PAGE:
A “retrojet” plane

1971 – Present

Pure Heart: The Evolution of the Southwest Corporate Logo

On June 18, 1971, a Boeing 737 “red bellied warrior” with the Southwest name took off from Love Field in Dallas, carrying its first paying Customers and launching a revolution that democratized the skies.

At a time when air travel typically was limited to elite “jet setters,” and airlines were introducing more class-based fare structures, Southwest was leveling the playing field. Its low fares; first-come, first-served mentality; and Fun-LUVing Attitude marked a departure from traditional airlines and helped define the Southwest business model. By the mid-1970s, Southwest had emerged as a true industry disruptor, but capturing the airline’s Heart in a corporate identity wasn’t a task for the faint of heart.

For its first 10 years, Southwest never formalized its corporate logo. But its identity was still unmistakably unique—from what were known as Hostesses (Flight Attendants) in go-go boots and hot pants to its desert gold, red, and orange airplanes. These planes were so much a part of the Company’s early identity that two Southwest planes today are painted desert gold as “retrojet” livery.

Although it didn’t become the official brand mark of the airline until 1981, the tri-color parallelogram had been used in one way or another since Southwest took flight in 1971. Inspired by a Ramp Agent’s uniform, the colors—orange, red, and desert gold—mirrored the paint on Southwest jets and were intended to create the illusion of an airplane tail in motion.

On its 20th anniversary in 1991, with the introduction of the “heart with wings” logo, the Company introduced the Heart that has since become synonymous with Southwest.

“The Heart, of course, is for LUV,” said Colleen Barrett, Southwest President from 2001 to 2008. The addition of wings was a given. “After all, we issue wings to first-time flyers and Unaccompanied Minors, and . . . Flight Attendants wear winged name tags,” she said. “When we decided that we were going to have an anniversary logo, it seemed natural that wings would be a part of that.” Even after the anniversary year, the wings stuck.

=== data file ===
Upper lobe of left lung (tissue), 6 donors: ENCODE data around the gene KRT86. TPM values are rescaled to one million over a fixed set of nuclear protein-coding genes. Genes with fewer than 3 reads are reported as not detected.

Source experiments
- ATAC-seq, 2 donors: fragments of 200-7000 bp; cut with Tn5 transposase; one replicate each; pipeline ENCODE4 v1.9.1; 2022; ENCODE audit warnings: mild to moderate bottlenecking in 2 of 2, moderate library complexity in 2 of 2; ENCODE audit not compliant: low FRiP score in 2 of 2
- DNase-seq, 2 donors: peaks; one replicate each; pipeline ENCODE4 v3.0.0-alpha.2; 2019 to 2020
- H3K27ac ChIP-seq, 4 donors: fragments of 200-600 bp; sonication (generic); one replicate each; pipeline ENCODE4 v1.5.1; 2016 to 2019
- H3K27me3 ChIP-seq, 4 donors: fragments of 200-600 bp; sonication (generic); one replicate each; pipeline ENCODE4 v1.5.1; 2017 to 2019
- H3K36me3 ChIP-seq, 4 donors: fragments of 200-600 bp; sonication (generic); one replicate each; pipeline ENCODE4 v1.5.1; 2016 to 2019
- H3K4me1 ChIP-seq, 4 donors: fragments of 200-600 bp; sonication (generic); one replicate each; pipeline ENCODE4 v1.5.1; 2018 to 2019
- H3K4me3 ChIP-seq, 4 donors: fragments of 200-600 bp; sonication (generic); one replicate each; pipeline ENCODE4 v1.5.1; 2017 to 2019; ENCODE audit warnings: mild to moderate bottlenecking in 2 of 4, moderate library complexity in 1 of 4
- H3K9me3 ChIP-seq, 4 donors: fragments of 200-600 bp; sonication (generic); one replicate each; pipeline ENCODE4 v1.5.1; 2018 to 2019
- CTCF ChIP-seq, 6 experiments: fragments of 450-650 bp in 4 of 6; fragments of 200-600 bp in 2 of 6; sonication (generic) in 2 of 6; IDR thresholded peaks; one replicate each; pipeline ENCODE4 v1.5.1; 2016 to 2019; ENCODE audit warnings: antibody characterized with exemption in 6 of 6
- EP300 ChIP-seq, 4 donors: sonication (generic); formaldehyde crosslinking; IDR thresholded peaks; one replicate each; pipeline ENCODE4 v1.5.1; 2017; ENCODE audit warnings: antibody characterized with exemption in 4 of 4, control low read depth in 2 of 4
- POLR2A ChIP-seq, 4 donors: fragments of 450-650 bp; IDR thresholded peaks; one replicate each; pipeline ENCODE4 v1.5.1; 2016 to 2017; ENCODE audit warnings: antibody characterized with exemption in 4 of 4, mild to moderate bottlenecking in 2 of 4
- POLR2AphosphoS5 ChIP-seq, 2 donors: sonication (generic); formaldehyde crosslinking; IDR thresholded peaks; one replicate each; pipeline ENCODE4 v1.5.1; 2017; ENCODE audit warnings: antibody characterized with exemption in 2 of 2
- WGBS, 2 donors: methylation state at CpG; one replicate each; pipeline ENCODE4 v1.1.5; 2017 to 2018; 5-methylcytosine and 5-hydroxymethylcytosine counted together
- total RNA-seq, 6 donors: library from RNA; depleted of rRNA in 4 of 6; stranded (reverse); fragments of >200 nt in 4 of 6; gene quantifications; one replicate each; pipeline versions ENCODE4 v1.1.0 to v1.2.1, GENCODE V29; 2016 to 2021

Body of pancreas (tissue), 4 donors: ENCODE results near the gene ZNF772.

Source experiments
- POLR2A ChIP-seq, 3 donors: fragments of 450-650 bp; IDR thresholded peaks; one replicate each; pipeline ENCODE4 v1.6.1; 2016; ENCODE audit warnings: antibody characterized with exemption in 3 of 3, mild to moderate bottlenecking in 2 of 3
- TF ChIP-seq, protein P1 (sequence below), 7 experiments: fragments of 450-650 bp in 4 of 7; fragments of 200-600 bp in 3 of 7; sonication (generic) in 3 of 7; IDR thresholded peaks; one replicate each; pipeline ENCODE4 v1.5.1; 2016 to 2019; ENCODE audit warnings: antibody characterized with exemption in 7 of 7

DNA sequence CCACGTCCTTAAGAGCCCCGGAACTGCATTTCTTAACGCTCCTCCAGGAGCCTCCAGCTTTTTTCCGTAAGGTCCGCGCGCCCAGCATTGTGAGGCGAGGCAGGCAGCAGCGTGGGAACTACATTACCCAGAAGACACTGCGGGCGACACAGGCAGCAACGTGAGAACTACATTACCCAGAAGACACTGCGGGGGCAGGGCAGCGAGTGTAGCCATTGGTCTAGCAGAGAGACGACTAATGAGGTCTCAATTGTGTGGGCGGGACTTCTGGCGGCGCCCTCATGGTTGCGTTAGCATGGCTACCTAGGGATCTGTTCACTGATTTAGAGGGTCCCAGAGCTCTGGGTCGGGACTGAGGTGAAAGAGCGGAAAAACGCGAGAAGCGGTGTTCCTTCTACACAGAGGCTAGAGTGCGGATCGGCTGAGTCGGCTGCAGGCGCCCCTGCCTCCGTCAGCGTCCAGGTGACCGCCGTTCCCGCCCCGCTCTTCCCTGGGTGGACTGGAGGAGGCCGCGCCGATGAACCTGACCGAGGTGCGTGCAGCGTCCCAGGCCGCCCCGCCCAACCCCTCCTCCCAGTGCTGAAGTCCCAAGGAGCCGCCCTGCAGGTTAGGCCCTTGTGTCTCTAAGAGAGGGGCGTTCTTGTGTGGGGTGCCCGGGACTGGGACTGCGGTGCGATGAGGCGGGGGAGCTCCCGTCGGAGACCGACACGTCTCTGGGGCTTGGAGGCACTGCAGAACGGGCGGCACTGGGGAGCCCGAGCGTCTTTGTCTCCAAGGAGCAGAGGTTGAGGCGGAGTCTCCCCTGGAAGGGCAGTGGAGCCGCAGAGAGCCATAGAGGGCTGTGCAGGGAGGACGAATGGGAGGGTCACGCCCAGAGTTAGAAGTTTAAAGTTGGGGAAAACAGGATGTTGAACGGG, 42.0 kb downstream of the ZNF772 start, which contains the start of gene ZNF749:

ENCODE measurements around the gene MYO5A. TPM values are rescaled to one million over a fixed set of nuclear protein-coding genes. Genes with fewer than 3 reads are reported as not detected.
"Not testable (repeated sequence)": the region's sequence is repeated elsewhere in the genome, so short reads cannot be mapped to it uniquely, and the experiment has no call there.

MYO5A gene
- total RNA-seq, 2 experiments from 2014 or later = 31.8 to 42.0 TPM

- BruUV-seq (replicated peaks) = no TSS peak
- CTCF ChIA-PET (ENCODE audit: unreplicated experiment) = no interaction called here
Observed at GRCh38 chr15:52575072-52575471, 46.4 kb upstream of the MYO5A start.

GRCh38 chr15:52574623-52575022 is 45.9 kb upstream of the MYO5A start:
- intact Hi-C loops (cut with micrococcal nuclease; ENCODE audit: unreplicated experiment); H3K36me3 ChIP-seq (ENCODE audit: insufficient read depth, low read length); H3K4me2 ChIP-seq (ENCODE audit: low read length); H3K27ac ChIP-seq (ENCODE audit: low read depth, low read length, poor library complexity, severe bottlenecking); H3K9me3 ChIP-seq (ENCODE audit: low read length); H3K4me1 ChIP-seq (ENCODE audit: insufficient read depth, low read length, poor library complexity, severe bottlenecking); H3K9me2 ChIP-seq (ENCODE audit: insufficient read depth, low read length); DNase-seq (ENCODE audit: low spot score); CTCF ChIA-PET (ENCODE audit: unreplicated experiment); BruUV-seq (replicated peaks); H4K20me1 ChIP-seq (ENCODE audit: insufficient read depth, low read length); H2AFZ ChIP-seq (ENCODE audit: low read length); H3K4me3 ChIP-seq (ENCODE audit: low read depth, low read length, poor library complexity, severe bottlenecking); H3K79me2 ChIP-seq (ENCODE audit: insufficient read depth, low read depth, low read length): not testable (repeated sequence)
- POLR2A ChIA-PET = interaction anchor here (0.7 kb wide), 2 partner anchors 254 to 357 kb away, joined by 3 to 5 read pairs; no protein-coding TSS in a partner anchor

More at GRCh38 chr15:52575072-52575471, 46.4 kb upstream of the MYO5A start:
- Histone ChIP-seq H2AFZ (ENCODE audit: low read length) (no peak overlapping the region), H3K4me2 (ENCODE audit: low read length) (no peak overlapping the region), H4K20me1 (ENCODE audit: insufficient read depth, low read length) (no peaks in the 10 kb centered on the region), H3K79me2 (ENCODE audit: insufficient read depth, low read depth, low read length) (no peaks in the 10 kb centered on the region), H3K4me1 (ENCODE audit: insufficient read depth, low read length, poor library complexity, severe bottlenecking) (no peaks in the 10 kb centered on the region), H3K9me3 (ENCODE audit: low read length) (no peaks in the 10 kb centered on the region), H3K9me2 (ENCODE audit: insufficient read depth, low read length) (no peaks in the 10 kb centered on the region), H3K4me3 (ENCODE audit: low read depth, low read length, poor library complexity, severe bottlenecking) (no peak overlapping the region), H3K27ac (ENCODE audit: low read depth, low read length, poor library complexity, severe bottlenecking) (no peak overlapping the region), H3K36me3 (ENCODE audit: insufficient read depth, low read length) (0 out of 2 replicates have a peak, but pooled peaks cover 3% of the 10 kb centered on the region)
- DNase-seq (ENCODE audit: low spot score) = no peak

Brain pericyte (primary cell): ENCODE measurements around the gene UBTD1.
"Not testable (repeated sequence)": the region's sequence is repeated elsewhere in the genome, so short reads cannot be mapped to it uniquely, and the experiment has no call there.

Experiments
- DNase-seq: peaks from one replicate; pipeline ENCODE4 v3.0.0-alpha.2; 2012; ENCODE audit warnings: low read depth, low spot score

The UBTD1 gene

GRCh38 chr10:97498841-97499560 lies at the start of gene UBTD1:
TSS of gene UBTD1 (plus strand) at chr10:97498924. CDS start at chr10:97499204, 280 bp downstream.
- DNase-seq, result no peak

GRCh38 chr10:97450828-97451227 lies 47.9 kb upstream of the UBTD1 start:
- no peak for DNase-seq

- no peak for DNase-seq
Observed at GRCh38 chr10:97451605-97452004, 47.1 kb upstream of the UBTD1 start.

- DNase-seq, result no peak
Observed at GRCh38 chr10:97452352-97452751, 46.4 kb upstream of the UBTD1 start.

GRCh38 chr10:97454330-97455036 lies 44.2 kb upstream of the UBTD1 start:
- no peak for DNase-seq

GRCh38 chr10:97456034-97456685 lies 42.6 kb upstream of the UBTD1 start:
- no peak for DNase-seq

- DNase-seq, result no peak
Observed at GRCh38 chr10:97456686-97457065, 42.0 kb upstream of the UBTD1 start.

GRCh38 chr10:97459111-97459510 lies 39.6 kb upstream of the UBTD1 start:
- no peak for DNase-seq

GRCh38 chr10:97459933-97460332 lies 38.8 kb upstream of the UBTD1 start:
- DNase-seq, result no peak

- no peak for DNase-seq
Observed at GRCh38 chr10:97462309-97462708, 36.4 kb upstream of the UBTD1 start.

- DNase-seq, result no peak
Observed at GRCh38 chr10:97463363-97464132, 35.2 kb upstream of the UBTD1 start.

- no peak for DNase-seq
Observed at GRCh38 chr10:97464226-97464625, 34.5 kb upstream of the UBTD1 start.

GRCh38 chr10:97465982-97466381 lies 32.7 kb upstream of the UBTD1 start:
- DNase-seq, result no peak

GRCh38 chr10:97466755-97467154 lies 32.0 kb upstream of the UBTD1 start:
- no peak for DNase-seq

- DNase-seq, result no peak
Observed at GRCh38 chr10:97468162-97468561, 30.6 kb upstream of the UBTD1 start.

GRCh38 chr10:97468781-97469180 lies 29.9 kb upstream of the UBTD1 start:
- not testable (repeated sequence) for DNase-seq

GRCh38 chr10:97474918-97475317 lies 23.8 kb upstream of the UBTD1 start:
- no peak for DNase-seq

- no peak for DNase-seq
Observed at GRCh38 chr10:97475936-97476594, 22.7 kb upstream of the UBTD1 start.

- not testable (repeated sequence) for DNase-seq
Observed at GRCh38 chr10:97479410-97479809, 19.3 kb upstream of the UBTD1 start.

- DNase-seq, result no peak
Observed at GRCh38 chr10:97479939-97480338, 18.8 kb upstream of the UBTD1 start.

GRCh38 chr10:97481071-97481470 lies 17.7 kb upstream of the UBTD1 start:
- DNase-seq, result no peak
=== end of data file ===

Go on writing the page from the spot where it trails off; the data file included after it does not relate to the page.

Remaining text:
While it was never an official logo, the “takeoff image” became an important visual component of Southwest marketing in the 1990s and early 2000s. The Company had built its following around a brand promise that gave people the “freedom to fly,” so using imagery that reflected that sense of freedom was a natural extension of the brand. It appeared frequently in Southwest advertising and was featured in early iterations of the Southwest website.

The next evolution of the Southwest logo came in 2014—a big year for the airline on all counts. With the Wright Amendment finally repealed, Southwest expanded into big-time markets like New York and Washington, D.C., and added international destinations, as well. It also successfully integrated AirTran Airways into its operations. No longer the underdog of the 1970s, Southwest was ready for a brand identity that better reflected its status as an industry trailblazer and trendsetter.

Southwest assembled a creative task force to tap more than 40 years of the Company’s history in an epic evolution of its visual identity. The task, was to take everything Customers and Employees love about Southwest and turn it into a one-of-a-kind brand visualization.

Even as the identity evolved, the livery remained the same—with the bold brand colors reminding the world that Southwest isn’t like other airlines, and the Heart symbol on the belly of the plane conveying it as the airline with Heart and Hospitality. Every decision backs up the fact that the Values that put Southwest in the air in 1971 are the same Values that will take it into the future. The modern refresh stays true to Southwest’s DNA while incorporating bolder, more modern colors, reflected across all facets of the business: planes, airports, corporate communications—even snack packaging.

When it comes to the business of branding and marketing, Colleen said, “we must never allow the marketing of Southwest to be so strategic that we lose our heart and soul.” With the Heart as the emotional punctuation of the brand moving forward, Southwest reaffirms its commitment to keeping its Values and Culture at the core of its corporate expression.